Baku lists the death toll but does not comment on the reported ceasefire agreement to end days of heavy fighting between rivals.
Azerbaijan says 71 of its troops were killed this week during border clashes with Armenia, which marked the worst fighting between rival neighbors since their 2020 war over the disputed Nagorno-Karabakh region.
The ministry’s update on Thursday came after a senior Armenian official said the two sides had negotiated a ceasefire, which took effect Wednesday at 8 p.m. local time (16:00 GMT).
The Armenian defense ministry said the situation along the common border was calm after the deal and no ceasefire violations were reported. There was no immediate comment from Azerbaijan on the reported agreement.
An earlier Russian-brokered ceasefire on Tuesday quickly backfired.
Armenia and Azerbaijan have repeatedly blamed the fighting this week, which first broke out in the early hours of Tuesday morning and took place in areas outside Nagorno-Karabakh, an enclave that lies in Azerbaijan but is mainly populated by ethnic Armenians.
Armenian authorities have accused Baku of unleashing a number of unprovoked cross-border attacks, while Azerbaijani officials claim their forces were responding to initial Armenian “provocations”.
Al Jazeera was unable to independently verify battlefield reports from either side.
The recent fighting has fueled fears of another full-fledged war between the ex-Soviet states embroiled in a decades-old conflict over Nagorno-Karabakh.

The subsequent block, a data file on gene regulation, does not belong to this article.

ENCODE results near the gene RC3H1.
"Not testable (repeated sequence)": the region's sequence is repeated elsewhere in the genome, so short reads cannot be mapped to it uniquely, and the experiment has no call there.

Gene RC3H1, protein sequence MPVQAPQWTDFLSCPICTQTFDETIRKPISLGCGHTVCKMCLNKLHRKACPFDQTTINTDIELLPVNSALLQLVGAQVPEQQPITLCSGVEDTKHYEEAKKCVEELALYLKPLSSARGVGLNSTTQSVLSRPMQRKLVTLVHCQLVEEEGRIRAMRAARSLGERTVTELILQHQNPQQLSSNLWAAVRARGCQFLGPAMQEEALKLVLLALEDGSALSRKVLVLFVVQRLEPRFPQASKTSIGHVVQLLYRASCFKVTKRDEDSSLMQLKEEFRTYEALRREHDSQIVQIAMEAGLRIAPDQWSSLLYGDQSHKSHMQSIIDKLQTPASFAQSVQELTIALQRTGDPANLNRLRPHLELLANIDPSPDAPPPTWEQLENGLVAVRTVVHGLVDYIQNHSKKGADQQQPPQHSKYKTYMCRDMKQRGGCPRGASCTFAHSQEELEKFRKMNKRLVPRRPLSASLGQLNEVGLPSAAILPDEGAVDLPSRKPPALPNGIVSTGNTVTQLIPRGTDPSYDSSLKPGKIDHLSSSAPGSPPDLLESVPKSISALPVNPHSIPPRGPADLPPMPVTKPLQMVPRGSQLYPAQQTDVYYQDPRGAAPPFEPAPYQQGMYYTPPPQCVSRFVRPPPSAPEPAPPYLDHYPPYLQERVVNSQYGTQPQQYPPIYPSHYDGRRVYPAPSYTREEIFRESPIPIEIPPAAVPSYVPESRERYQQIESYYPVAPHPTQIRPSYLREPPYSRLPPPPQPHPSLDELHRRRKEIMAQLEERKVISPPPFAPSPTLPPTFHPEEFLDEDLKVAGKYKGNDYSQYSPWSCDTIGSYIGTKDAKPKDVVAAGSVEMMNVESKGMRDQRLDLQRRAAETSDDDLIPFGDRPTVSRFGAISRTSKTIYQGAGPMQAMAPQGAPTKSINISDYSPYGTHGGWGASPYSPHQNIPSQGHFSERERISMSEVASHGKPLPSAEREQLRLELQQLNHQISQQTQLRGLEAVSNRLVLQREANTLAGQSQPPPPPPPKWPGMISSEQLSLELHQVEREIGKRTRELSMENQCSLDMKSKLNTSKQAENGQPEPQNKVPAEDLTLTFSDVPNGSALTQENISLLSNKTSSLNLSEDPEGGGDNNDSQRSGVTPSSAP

The two countries fought a war over the disputed region in late 2020, killing more than 6,500 people in just over six weeks.
The conflict saw Azerbaijan successfully reclaim parts of territory in and around Nagorno-Karabakh that had been controlled by ethnic Armenian forces supported by Yerevan since an earlier war in the area ended in 1994.
Russia, a regional power broker, oversaw a ceasefire to end the fighting in November 2020 and deployed nearly 2,000 peacekeepers to the region as part of the agreement. Armenia this week again appealed to Moscow for help after the latest clashes.
Pashinyan, meanwhile, has said his government is willing to recognize Azerbaijan’s territorial integrity in a future peace treaty, provided it relinquishes control of areas in Armenia that its forces have captured.
“We want to sign a document, for which many people will criticize and denounce us and call us traitors, and they may even decide to remove us from office, but we would be grateful if Armenia gets lasting peace and security as a result of it.” , the prime minister told Armenian lawmakers on Wednesday.
But some in the opposition saw the statement as a sign of Pashinyan’s willingness to yield to Azerbaijan’s demands and recognize Azerbaijan’s sovereignty over Nagorno-Karabakh.
Thousands of angry protesters quickly descended on government headquarters, accusing Pashinyan of treason and demanding that he resign. Protests were also held in other Armenian cities.